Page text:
Trump who, if elected president, would be the commander-in-chief of America’s military, will do exactly the opposite of all that our military stands for. He will turn our military into a massive vehicle for hate.

The private citizens who spoke at the DNC, as David Axelrod noted on CNN, were in many ways more impactful than the politicians. Khizr Khan, father of Captain Humayun Kahn, an American-Muslim soldier who died serving the US Army after the 9/11 attacks, pulled a copy of the constitution out of his pocket and asked Trump, “Have you even read the United States Constitution? I will gladly lend you my copy.”

Trump’s initial response was, “If you look at his wife, she was standing there... She probably wasn’t allowed to have anything to say.” And then he brought up terrorism. As always, Trump highlights the things that divide us, rather than what unites us.

Maybe you won’t believe it, but I can be cynical about people, government, and goodness in general. But hearing one thoughtful, concerned speech after another made me feel hopeful.

To believe in America, at this time, is to believe in Hillary Clinton. The alternative and everything he stands for is positively un-American.

While Clinton has, according to Obama, “never forgotten who she’s fighting for,” Trump has fought for no one but himself, yet still insists, “I’ve made a lot of sacrifices.” USA Today reported that at least 60 lawsuits and hundreds of other government filings document painters, plumbers, waiters, bartenders, dishwashers, real estate brokers, law firms, and more accusing Trump of failing to pay them for their work. “Trump University” is a complete scam.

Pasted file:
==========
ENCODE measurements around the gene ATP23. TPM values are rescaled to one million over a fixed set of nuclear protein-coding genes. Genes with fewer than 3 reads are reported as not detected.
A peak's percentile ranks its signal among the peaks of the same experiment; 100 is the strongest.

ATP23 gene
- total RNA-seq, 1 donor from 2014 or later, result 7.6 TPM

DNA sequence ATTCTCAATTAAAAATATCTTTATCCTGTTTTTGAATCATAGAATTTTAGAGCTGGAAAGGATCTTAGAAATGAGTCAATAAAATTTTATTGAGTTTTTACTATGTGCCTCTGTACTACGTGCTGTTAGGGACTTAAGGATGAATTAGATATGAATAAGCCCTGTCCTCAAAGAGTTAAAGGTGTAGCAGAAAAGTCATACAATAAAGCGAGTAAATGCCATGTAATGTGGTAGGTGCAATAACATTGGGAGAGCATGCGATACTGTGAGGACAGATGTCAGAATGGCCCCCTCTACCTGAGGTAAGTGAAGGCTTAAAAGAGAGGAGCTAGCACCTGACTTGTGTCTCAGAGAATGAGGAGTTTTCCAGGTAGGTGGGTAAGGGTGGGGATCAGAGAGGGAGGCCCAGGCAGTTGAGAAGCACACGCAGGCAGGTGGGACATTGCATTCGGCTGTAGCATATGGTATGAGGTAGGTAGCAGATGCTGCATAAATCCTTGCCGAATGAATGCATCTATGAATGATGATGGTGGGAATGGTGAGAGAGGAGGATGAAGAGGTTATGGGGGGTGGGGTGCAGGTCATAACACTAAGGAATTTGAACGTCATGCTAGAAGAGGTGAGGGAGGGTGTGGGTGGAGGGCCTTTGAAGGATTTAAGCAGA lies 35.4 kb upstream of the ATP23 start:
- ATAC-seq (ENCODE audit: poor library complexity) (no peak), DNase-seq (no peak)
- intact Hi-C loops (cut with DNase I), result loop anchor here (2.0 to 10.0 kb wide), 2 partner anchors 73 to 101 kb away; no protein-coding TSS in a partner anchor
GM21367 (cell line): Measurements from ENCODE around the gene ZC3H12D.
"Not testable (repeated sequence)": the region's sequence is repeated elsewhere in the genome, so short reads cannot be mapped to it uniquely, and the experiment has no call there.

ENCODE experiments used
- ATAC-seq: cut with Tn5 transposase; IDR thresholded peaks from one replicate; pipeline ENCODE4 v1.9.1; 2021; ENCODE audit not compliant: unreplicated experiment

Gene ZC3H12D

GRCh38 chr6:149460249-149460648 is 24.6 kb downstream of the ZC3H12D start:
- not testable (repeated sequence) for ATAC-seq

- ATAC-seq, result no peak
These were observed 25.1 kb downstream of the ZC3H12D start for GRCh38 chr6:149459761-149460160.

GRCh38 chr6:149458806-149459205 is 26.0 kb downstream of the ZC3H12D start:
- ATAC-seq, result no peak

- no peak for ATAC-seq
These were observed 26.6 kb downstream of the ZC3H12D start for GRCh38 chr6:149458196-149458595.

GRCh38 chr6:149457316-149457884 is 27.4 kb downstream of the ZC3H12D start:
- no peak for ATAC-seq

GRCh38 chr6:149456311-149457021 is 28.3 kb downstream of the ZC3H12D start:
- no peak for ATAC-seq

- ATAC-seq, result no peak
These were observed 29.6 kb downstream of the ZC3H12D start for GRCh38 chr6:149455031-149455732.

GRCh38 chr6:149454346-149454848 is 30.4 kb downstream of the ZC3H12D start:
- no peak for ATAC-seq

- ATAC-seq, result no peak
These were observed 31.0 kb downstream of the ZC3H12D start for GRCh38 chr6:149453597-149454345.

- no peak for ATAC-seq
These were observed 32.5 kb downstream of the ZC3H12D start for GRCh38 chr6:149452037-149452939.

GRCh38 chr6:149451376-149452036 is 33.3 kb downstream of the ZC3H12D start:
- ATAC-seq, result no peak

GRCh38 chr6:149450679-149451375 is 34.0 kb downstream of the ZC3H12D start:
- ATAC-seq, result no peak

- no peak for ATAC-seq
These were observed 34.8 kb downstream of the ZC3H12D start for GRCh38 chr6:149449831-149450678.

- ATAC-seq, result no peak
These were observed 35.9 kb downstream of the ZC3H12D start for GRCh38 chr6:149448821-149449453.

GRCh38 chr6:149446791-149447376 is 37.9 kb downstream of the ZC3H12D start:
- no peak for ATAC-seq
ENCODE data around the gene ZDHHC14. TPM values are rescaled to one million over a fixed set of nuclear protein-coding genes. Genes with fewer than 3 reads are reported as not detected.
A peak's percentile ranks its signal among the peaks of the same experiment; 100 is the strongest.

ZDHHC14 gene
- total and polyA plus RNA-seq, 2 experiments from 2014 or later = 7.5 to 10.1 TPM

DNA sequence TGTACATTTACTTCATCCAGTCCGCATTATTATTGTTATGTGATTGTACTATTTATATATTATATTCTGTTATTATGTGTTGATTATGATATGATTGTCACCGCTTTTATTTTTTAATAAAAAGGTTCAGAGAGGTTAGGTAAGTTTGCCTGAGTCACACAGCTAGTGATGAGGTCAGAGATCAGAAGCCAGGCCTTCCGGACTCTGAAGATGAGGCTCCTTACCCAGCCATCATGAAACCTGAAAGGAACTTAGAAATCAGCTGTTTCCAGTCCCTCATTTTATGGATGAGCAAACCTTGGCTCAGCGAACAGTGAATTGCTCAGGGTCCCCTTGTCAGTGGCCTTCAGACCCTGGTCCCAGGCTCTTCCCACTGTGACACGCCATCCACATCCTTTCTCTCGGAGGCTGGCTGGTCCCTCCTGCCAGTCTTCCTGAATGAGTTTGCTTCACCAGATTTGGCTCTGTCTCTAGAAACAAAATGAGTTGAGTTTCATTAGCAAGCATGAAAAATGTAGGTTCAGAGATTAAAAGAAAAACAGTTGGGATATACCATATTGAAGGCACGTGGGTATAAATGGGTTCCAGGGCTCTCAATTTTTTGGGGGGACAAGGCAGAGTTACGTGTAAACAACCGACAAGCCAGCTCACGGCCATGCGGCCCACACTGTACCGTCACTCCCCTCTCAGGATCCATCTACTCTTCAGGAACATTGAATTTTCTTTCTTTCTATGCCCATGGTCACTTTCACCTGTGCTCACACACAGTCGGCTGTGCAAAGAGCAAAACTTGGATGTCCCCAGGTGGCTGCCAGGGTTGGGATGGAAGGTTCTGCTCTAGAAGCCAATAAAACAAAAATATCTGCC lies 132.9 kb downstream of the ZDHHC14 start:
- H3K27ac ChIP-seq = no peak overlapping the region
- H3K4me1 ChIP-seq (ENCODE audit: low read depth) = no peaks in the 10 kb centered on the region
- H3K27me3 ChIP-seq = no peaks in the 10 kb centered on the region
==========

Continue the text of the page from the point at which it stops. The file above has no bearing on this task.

Obama noted that “Hillary Clinton is respected around the world. Not just by leaders, but by the people they represent.” How do you think Trump is viewed around the world?

All of this is why I’m truly confused by Bernie or Bust. Maybe Clinton isn’t your first choice Democratic candidate for president. I’m sorry you didn’t get what you wanted. But voting for a third party candidate, particularly Green Party candidate Jill Stein, as Trump recently said, helps Trump by drawing votes away from Clinton. Not voting could also help Trump. And if you’re actually considering voting for Trump then you never believed in democracy to begin with.

Clinton directly addressed Bernie Sanders supporters in her DNC speech saying, “I want you to know, I’ve heard you. Your cause is our cause. Our country needs your ideas, energy, and passion.”

I know what you’re going to say—she’s lying!—but I trust that the woman who has conducted multiple listening tours throughout her political career is going to, in fact, listen. As Jamie Fuller recently wrote for, the difference between Clinton and Trump is the difference between a candidate who listens and a candidate who seeks listeners.

The only question that matters for anyone who is not planning on voting or unsure of who to vote for on November 8 is this: Do you want a president who aims to “heal the divides in our country,” or one who exploits these divides and champions hate among us?